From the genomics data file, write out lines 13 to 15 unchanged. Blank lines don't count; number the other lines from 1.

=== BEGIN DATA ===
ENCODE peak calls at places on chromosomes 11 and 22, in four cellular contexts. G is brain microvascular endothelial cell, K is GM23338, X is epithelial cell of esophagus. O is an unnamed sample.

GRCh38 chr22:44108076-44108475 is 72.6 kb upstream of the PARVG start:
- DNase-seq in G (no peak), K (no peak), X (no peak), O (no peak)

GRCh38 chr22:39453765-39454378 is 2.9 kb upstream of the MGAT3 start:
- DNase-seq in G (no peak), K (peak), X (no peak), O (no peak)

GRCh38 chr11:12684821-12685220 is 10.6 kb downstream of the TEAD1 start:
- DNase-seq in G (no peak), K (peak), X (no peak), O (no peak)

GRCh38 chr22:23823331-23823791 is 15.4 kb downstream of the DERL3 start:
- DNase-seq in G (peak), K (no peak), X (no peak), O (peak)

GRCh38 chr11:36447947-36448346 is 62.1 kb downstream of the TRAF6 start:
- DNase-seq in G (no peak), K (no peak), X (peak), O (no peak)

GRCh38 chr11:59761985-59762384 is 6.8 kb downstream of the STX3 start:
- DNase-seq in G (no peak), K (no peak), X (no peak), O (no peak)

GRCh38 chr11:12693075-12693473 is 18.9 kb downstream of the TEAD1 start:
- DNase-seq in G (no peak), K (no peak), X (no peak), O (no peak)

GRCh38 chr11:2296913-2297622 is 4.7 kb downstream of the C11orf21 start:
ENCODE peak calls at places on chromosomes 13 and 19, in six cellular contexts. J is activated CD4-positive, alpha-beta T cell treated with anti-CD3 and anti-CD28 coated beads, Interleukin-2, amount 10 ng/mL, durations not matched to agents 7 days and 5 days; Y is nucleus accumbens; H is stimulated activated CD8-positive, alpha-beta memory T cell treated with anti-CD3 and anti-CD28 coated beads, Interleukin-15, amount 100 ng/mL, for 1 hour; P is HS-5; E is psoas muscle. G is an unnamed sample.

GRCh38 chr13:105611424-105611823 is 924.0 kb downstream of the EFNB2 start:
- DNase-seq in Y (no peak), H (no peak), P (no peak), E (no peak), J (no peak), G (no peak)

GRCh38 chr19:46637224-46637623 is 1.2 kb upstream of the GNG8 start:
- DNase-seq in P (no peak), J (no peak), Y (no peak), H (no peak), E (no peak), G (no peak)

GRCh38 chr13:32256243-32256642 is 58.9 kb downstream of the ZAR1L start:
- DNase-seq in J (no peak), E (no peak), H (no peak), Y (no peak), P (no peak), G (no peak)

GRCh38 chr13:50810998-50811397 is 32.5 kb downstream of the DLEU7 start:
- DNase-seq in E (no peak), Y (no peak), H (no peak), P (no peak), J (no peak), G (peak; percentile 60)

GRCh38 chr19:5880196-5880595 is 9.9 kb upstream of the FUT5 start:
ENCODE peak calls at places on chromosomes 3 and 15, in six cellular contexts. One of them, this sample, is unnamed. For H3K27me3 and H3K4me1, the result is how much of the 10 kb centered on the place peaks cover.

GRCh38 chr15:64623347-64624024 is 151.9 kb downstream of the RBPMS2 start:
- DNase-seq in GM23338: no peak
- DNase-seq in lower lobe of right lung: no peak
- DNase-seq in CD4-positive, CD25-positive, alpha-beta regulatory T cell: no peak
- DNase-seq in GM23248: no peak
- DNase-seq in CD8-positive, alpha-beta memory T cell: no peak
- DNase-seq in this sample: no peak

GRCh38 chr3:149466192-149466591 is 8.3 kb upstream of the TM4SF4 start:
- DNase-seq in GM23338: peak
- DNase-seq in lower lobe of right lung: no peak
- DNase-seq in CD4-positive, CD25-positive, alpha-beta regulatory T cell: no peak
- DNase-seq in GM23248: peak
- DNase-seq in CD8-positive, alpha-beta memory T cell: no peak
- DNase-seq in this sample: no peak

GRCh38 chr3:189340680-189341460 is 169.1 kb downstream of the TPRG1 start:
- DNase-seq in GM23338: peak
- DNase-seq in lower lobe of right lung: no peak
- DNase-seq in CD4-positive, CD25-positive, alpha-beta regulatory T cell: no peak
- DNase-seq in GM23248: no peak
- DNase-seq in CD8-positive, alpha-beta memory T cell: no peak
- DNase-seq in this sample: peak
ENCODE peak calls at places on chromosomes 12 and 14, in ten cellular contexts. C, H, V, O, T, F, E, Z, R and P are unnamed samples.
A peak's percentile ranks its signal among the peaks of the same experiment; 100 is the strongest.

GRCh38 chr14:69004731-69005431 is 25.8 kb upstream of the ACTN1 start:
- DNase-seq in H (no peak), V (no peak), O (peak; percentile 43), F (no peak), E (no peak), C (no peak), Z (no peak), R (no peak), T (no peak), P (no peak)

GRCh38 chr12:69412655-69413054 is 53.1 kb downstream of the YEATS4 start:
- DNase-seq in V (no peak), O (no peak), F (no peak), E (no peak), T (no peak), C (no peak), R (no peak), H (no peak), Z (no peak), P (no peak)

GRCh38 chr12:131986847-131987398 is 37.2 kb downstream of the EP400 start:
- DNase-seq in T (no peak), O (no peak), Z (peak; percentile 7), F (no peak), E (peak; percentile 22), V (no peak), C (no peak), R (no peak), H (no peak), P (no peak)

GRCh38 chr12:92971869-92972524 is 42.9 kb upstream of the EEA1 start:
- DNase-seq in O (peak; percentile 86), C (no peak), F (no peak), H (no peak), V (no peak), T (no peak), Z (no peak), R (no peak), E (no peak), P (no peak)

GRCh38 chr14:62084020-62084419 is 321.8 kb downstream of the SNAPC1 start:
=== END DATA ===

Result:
- DNase-seq in G (no peak), K (no peak), X (no peak), O (no peak)

GRCh38 chr11:12693075-12693473 is 18.9 kb downstream of the TEAD1 start:
- DNase-seq in G (no peak), K (no peak), X (no peak), O (no peak)